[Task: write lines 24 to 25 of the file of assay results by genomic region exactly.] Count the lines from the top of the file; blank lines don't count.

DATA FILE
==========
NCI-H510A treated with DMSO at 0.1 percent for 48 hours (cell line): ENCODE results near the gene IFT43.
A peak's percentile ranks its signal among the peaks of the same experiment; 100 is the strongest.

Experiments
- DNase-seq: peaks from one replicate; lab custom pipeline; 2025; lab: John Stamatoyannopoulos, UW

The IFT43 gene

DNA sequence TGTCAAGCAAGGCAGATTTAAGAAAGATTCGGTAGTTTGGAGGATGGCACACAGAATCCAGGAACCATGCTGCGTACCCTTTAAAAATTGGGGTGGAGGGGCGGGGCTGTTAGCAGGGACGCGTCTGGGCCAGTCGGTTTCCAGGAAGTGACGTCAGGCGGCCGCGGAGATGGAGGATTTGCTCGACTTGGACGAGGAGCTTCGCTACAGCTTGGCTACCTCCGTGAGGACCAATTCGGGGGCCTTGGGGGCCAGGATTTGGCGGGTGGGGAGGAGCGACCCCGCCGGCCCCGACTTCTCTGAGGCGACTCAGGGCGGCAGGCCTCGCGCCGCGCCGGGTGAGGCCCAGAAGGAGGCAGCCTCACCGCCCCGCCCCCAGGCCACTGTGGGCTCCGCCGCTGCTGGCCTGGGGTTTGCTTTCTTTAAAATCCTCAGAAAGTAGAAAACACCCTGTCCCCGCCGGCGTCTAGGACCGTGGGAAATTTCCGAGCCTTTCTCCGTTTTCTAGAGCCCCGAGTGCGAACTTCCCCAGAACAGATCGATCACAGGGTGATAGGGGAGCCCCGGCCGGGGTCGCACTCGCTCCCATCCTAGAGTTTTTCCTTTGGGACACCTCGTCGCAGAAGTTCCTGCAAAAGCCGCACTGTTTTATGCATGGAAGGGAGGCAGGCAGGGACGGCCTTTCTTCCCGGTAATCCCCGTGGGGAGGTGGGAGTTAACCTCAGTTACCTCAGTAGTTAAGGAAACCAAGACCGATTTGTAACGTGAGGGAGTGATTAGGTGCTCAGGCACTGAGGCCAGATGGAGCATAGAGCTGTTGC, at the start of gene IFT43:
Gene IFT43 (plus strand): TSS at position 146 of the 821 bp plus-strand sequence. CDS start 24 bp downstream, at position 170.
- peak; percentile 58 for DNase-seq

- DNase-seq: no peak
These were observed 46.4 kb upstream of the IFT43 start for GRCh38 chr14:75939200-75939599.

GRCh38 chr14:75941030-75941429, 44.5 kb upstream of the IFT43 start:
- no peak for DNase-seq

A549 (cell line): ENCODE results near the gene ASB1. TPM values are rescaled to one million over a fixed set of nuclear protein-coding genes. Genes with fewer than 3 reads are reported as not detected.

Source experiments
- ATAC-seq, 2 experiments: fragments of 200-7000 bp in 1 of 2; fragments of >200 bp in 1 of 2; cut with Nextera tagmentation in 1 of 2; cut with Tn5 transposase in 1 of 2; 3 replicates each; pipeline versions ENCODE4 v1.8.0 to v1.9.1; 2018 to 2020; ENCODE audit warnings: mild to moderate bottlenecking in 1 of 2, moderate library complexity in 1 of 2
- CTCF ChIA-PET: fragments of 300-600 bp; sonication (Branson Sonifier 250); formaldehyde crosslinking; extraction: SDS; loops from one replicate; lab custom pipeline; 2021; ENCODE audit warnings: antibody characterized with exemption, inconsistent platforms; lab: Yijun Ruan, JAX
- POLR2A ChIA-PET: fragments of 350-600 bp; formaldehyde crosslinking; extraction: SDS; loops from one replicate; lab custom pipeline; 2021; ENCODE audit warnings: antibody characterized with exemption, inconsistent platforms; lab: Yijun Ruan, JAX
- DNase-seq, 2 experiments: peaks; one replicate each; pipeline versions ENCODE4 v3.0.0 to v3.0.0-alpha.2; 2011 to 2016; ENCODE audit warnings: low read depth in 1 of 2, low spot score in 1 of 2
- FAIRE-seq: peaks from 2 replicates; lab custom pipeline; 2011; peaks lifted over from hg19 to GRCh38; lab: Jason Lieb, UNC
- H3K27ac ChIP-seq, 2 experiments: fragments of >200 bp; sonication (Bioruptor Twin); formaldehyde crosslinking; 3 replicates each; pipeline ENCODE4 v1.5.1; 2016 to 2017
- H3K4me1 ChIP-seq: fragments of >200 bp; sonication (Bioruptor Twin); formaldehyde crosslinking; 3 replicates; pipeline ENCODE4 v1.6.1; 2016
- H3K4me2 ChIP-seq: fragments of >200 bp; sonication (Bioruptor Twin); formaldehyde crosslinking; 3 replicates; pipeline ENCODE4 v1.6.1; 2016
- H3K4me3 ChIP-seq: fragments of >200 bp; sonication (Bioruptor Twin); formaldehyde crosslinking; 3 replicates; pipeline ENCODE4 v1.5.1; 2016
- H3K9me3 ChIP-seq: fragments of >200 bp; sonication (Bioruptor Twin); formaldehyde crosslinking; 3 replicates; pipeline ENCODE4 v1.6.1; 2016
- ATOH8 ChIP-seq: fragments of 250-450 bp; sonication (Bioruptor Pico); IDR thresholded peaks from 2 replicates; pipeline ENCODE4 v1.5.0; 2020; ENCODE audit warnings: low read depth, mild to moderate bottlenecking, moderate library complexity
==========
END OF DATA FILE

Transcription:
- H3K9me3 ChIP-seq: fragments of >200 bp; sonication (Bioruptor Twin); formaldehyde crosslinking; 3 replicates; pipeline ENCODE4 v1.6.1; 2016
- ATOH8 ChIP-seq: fragments of 250-450 bp; sonication (Bioruptor Pico); IDR thresholded peaks from 2 replicates; pipeline ENCODE4 v1.5.0; 2020; ENCODE audit warnings: low read depth, mild to moderate bottlenecking, moderate library complexity